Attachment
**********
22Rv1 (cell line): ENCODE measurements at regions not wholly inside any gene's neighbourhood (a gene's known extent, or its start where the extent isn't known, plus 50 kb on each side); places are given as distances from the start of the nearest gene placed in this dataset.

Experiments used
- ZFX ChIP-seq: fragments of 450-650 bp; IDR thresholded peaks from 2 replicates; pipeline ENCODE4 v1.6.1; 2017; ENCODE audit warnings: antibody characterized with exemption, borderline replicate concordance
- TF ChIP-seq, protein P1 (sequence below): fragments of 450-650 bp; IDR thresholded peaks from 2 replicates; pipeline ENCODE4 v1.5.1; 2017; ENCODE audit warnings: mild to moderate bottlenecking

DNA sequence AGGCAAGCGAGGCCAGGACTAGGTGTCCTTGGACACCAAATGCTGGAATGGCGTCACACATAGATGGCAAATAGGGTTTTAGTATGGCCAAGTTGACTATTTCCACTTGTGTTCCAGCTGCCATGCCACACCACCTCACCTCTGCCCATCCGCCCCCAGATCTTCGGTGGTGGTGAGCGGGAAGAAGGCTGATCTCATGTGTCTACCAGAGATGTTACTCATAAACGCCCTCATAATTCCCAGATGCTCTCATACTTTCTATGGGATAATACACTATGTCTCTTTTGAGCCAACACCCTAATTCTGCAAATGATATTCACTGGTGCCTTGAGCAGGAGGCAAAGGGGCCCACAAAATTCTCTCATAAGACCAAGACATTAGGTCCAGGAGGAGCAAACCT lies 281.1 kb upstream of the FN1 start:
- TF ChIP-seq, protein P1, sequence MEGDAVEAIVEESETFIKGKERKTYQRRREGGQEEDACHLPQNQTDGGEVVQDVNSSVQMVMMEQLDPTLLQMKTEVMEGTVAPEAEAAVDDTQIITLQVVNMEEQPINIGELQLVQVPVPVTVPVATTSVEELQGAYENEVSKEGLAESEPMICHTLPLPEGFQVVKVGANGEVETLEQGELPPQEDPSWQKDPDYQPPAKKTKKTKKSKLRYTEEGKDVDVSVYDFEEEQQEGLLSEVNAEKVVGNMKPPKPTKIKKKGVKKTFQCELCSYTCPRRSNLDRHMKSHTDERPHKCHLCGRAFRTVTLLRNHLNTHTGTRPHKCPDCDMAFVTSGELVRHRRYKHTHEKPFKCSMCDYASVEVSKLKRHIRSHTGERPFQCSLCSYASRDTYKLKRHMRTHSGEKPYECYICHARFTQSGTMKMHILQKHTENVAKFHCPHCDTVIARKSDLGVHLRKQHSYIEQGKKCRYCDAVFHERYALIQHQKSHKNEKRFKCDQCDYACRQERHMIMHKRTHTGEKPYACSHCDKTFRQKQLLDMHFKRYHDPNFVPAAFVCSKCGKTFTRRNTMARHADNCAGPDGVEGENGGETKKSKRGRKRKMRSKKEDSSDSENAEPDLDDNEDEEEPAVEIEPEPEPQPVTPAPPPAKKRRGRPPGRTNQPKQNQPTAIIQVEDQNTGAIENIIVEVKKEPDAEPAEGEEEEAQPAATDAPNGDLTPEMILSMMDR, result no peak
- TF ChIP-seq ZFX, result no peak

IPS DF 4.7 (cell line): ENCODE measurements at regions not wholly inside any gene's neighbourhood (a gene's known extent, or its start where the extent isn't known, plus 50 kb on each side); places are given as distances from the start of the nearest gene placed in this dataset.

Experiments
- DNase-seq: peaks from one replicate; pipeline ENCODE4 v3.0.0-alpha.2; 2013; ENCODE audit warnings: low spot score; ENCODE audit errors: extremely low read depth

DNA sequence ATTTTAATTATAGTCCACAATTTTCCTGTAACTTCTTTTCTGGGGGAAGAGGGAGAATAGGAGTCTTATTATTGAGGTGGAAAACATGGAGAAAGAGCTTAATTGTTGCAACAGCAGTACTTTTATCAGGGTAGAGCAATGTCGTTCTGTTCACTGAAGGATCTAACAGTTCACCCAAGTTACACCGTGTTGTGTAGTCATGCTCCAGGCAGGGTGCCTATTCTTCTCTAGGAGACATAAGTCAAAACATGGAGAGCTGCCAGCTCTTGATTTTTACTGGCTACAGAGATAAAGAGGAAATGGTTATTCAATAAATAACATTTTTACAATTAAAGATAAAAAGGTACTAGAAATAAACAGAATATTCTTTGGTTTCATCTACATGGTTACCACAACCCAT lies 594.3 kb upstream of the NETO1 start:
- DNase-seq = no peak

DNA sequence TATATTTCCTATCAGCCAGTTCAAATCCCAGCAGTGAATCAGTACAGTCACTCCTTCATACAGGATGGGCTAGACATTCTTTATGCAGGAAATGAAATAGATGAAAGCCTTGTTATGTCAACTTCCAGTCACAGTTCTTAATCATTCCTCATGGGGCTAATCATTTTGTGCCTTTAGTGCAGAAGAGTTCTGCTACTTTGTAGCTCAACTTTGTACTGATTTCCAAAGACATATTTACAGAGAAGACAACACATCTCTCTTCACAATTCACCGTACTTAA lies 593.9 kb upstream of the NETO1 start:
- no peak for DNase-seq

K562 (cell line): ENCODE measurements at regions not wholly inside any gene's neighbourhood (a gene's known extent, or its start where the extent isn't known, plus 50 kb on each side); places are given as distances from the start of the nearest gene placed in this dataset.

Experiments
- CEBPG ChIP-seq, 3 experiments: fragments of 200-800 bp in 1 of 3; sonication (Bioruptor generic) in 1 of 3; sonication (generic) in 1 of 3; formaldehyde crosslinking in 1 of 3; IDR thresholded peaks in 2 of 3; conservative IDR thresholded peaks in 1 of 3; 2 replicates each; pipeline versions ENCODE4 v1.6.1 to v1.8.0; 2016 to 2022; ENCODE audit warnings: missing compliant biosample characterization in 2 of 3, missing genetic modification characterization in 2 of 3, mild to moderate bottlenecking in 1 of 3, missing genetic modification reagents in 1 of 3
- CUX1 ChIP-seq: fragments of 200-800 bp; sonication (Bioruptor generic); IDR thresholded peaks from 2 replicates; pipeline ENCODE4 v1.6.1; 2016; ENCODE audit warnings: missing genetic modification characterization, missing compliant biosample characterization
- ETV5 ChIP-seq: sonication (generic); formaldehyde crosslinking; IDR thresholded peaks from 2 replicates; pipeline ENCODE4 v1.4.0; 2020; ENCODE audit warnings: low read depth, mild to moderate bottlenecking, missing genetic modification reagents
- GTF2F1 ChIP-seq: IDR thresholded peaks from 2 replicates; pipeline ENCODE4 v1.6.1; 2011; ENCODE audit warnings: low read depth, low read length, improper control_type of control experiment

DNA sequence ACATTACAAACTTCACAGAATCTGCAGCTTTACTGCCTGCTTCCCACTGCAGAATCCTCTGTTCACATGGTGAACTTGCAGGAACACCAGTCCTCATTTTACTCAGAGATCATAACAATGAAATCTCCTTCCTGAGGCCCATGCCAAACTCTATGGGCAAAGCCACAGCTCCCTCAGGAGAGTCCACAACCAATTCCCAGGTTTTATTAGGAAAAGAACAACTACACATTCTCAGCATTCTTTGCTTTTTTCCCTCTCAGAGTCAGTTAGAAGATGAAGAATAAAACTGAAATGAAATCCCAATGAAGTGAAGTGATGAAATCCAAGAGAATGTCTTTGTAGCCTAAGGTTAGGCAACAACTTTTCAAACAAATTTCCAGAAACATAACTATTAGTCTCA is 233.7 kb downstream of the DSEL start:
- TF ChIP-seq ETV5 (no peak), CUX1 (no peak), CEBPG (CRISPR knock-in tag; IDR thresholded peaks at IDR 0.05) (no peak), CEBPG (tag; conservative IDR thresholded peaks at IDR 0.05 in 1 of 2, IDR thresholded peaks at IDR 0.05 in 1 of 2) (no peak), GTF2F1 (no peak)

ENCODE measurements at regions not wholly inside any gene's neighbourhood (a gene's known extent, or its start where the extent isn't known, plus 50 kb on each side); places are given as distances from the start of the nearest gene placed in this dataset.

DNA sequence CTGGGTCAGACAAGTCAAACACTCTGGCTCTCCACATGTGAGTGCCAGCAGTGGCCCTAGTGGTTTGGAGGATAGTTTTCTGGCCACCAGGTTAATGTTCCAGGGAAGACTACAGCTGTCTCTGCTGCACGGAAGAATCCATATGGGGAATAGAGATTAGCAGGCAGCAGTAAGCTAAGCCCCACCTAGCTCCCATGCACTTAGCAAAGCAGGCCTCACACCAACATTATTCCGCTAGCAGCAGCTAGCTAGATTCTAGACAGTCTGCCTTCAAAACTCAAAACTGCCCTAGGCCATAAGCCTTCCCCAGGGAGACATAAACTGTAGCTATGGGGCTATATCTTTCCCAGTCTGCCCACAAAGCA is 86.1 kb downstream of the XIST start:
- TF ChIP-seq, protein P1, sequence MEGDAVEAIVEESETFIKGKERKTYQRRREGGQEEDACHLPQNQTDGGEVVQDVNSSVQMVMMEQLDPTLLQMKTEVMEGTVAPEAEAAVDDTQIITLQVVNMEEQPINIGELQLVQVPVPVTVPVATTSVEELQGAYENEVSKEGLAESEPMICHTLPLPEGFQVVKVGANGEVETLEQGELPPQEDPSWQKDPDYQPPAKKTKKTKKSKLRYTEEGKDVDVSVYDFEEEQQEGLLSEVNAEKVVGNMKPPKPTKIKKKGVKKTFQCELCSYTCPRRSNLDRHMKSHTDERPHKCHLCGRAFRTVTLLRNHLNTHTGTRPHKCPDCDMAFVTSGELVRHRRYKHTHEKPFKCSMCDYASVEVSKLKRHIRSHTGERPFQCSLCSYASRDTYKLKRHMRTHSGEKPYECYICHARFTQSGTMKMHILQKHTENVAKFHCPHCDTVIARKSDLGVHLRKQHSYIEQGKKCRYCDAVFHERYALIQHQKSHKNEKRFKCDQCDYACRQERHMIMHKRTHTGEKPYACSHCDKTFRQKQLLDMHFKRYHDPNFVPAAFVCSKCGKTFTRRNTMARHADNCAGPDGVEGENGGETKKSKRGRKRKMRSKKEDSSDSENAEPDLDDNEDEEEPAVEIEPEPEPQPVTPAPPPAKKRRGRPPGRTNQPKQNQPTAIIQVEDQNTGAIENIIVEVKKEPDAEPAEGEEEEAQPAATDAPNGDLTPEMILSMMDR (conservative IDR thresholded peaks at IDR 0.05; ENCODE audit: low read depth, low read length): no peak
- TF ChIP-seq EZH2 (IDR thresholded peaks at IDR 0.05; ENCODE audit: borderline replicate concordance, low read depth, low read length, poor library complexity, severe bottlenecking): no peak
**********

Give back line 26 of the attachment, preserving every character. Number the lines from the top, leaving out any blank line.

- TF ChIP-seq EZH2 (IDR thresholded peaks at IDR 0.05; ENCODE audit: borderline replicate concordance, low read depth, low read length, poor library complexity, severe bottlenecking): no peak